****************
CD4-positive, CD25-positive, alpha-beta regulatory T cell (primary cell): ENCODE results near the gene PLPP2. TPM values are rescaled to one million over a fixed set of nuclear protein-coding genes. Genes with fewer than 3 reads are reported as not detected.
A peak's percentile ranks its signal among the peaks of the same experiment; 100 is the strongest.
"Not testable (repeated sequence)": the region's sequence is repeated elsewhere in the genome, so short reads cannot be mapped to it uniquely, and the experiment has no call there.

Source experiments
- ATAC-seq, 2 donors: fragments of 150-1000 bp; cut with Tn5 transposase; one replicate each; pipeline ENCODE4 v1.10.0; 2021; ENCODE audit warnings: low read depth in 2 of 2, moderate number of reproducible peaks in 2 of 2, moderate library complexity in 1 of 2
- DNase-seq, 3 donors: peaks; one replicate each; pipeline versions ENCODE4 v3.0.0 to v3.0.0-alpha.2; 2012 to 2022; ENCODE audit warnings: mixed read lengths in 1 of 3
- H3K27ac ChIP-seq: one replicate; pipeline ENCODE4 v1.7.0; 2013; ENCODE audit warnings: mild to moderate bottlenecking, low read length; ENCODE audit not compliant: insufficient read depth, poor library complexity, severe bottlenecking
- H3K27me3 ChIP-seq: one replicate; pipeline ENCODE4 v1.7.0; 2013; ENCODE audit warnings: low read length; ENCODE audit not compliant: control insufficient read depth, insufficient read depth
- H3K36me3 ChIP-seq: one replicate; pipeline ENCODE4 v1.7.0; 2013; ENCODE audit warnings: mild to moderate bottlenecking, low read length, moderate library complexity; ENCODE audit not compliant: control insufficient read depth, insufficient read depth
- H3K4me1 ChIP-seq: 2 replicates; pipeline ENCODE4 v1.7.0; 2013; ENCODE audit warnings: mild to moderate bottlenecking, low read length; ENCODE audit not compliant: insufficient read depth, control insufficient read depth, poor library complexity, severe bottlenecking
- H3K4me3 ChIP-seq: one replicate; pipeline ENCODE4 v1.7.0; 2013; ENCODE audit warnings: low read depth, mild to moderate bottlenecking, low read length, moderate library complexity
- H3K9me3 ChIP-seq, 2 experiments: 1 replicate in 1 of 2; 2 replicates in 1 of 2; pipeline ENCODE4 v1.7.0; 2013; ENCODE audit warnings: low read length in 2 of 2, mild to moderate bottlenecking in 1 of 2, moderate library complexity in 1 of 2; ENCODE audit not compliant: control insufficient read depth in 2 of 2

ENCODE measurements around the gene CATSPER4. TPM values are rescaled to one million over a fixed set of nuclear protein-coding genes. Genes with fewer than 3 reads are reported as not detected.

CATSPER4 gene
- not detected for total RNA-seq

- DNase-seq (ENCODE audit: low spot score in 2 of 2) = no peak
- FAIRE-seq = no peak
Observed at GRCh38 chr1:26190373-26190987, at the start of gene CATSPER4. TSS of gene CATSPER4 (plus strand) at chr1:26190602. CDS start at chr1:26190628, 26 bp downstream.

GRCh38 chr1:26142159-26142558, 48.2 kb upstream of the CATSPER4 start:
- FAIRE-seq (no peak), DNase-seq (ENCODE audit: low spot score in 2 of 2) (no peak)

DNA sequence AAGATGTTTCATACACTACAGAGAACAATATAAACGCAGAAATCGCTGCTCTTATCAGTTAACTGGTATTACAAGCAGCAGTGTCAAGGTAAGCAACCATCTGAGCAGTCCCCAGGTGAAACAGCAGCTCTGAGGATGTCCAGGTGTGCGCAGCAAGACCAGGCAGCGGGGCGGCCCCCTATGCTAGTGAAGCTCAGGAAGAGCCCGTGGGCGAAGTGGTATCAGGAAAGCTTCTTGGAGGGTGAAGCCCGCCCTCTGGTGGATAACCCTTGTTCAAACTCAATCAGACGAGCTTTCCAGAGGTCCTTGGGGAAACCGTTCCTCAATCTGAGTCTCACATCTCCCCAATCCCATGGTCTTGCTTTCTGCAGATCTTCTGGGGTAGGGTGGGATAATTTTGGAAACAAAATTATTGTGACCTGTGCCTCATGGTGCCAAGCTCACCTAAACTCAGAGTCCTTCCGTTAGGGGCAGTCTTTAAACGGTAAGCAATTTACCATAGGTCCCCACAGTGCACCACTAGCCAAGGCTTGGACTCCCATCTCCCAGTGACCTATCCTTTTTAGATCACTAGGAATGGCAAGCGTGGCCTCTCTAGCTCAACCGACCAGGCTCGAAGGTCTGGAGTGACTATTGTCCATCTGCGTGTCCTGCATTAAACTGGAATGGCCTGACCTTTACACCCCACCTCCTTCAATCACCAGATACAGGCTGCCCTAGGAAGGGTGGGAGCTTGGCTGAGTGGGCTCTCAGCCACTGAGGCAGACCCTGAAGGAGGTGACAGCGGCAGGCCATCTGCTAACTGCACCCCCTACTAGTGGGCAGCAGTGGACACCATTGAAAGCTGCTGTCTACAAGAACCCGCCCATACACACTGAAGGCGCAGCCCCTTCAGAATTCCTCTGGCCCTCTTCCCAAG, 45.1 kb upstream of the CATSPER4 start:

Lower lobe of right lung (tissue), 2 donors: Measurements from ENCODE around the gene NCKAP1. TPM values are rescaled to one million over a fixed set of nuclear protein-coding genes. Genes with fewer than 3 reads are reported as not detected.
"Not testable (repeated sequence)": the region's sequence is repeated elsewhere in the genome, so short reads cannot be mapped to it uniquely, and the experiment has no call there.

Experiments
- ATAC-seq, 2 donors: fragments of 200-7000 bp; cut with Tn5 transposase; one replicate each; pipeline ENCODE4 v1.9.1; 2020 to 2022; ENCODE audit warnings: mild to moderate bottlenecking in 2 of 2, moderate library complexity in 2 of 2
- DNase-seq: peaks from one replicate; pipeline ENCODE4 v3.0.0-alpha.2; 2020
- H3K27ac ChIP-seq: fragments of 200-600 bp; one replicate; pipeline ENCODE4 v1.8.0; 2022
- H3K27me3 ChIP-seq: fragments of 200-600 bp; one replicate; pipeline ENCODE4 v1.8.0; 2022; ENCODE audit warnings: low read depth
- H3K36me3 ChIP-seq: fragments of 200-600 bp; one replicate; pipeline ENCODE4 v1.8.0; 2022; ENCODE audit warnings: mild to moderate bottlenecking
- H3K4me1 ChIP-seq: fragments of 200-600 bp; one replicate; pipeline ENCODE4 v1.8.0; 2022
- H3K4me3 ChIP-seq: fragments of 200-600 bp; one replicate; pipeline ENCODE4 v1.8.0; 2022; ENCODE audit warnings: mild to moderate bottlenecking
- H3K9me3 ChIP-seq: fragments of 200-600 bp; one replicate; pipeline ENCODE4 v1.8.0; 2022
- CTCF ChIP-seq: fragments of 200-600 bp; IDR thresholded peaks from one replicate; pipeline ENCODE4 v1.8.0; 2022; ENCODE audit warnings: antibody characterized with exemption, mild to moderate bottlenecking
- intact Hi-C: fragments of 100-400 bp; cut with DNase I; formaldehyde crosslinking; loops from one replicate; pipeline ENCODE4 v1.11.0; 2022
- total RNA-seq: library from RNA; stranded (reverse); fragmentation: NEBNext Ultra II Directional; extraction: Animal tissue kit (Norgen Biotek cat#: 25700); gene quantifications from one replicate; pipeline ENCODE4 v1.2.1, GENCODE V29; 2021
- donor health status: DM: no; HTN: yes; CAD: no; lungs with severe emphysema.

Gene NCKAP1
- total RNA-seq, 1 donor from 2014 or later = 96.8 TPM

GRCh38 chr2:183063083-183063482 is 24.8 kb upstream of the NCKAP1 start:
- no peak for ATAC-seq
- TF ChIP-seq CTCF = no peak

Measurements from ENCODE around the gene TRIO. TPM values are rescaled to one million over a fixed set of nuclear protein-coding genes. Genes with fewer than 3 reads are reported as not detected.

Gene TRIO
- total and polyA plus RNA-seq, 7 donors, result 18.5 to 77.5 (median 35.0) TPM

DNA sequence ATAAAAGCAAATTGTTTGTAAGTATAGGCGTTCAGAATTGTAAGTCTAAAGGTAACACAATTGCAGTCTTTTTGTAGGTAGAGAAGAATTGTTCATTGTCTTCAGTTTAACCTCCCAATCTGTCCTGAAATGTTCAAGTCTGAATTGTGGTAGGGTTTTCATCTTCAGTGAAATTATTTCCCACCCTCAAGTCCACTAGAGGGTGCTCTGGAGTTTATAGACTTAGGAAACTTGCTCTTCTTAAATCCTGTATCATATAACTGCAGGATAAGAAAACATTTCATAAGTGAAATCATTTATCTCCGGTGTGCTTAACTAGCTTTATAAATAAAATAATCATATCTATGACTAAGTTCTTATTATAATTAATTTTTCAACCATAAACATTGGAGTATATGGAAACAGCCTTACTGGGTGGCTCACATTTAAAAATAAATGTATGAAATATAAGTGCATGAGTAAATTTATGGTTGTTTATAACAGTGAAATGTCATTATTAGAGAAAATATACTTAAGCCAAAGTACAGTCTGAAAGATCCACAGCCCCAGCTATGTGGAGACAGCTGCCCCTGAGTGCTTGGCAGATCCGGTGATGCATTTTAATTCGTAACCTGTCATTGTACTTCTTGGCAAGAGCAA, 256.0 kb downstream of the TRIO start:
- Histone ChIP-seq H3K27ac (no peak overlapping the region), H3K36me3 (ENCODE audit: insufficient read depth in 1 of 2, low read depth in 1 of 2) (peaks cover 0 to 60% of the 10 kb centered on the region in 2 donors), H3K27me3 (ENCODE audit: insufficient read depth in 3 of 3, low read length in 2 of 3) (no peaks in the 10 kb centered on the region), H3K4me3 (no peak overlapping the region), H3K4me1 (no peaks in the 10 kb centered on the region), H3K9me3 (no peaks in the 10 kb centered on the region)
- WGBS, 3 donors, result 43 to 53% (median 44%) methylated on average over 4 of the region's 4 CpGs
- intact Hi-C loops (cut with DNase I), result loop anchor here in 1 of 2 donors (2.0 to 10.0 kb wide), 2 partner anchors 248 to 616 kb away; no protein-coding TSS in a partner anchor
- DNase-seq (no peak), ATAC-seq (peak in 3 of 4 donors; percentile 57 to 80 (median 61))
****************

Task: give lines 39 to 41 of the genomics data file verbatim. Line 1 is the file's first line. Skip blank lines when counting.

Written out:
GRCh38 chr2:183063083-183063482 is 24.8 kb upstream of the NCKAP1 start:
- no peak for ATAC-seq
- TF ChIP-seq CTCF = no peak